This week on the podcast features Eric Jacobson, author of The Space Between: A Christian Engagement with the Built Environment. Rev. Jacobsen is the Senior Pastor of the First Presbyterian Church in Tacoma, a member of the Congress for the New Urbanism and the holder of a doctorate in Theology and the Built Environment.
I have noticed a trend in the United States, particularly for smaller towns and cities, to label their urban cores their 'historical town' or something similar. In my Arkansan town, they seem to be very proud of this that they built a banner announcing it;
While it is great to celebrate your heritage, labelling it as historic implies that it is a bygone place - a relic of a past generation that you want to preserve. I understand why many places feel the need to go out of their way to preserve their urban cores by labelling them as 'historic', as progress for the past 60 years around here has been synonymous with suburbanisation and decentralisation, so out of desperation they label what little urbanism they have left 'historic' to preserve it.
From another Arkansan town's Wikipedia article;
What little urbanism they have they label 'historic.'
I am an urbanist, and if I were put in that situation of rapid suburbanization I would probably have done something similar. However, I feel that it is doing more harm than good, because even if the 'historical' title has no legal meaning, labelling your urban core 'historic' implies to businesses that if you want progress you should go elsewhere. If your 'historical' core is the only place that is zoned for urban development the only growth you are going to get is auto-oriented suburban development.
I feel that there is a psychological element to this too - if all of the urban cores you have every known in your life are just a bunch of old buildings that happen to have not been bulldozed yet because some people labeled them 'historic' - you might get the impression that urbanism is a thing of the past.
Coming from Australia, it is rare to see historical districts in Australian towns. Even though the country is largely suburbanized like the United States, most of our small towns still have pretty much everything that are not single family homes or industrial buildings in one area;
There are exceptions to this, of course, just as their are exceptions to American towns, but I am comparing the typical pattern from my region of Australia to the region of the United States where I currently reside. Even as the population suburbanized, those small Australian towns never abandoned their Main Street. There has never been a strong desire to call their town centre a 'historical district' to save it, because there has never really been a threat attempting to destroy it.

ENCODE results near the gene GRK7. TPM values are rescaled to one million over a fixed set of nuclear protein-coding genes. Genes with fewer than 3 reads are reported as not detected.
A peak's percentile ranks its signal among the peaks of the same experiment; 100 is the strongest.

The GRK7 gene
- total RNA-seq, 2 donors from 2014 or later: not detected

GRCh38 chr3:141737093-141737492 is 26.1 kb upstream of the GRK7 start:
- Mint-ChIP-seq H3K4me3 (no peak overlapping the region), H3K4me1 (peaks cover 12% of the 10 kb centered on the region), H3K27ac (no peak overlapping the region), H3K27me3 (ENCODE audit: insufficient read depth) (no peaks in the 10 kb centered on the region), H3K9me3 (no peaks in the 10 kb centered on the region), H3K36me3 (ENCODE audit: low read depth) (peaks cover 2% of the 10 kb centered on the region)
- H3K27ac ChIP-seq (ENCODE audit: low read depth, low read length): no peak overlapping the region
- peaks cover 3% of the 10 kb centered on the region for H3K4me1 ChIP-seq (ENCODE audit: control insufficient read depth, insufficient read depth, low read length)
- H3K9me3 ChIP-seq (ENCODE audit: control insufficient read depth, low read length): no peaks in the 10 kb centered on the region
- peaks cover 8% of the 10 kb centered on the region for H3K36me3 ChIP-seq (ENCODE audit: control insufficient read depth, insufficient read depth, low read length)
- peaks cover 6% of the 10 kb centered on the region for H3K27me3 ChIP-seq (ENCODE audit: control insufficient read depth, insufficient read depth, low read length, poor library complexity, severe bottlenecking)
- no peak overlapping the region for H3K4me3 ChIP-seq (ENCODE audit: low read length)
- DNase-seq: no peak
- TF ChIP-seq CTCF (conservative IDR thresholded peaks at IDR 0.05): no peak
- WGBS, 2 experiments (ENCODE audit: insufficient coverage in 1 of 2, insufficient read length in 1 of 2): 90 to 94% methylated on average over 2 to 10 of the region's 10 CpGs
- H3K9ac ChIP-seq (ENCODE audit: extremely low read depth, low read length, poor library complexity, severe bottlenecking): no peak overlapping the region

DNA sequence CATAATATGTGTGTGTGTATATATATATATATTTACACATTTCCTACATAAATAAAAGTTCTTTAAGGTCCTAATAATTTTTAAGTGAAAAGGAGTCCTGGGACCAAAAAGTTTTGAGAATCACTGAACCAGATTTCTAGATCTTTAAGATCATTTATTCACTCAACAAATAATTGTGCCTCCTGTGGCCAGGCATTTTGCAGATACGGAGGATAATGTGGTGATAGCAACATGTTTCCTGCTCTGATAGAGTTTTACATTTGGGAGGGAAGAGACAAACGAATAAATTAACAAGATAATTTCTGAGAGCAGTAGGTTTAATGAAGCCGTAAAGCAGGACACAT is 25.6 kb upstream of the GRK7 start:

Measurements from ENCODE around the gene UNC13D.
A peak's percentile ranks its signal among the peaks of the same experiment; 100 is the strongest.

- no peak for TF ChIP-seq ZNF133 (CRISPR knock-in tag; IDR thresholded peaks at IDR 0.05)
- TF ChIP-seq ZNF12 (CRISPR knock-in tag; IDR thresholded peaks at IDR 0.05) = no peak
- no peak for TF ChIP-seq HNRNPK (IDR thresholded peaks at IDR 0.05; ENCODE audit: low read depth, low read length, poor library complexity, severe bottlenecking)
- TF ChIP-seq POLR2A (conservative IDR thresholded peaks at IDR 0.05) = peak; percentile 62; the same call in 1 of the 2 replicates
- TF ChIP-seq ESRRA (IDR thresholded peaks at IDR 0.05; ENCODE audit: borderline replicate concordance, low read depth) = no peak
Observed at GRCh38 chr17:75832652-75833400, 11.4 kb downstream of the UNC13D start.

Functional towns tend have a mixture of old and new buildings side by side;
Unless the town was recently founded, we expect there to a mixture of old and new buildings as a sign that the town is organically and incrementally growing. However, for there to be a new building, there most likely was an old building that it replaced.
I am sympathetic to those that try to preserve old buildings. We have buildings full of great architecture and great memories, and it is a shame for us to loose them. But realistically, we cannot preserve every building, because if every generation simply built then moved on, it would become obvious that many of our towns would quickly run out of space. Naturally, as our town grows and needs change, buildings need to be renovated and in many cases, replaced.
What is worth preserving?
There is no one answer to this, but the buildings most worth preserving are likely to be the buildings with the most value. A building of sentimental, architectural, or historical importance is likely to have value. From a free-market perspective without any distortions or regulations, the only time you would replace a building is to replace it with something better. As a business, it makes very little sense to replace an asset of high value with an asset of low value - as you would have made a loss in that transaction. In this case, the business would be better off selling the building rather than replacing it.
There are exceptional cases to this, such as when a stadium attempts to buy out all of the surrounding properties and turn them into parking. In these cases, perhaps labelling the property 'historical' could give it legal protection, but perhaps the argument should be on wasteful land use, not neccessarily perserving some random old buildings.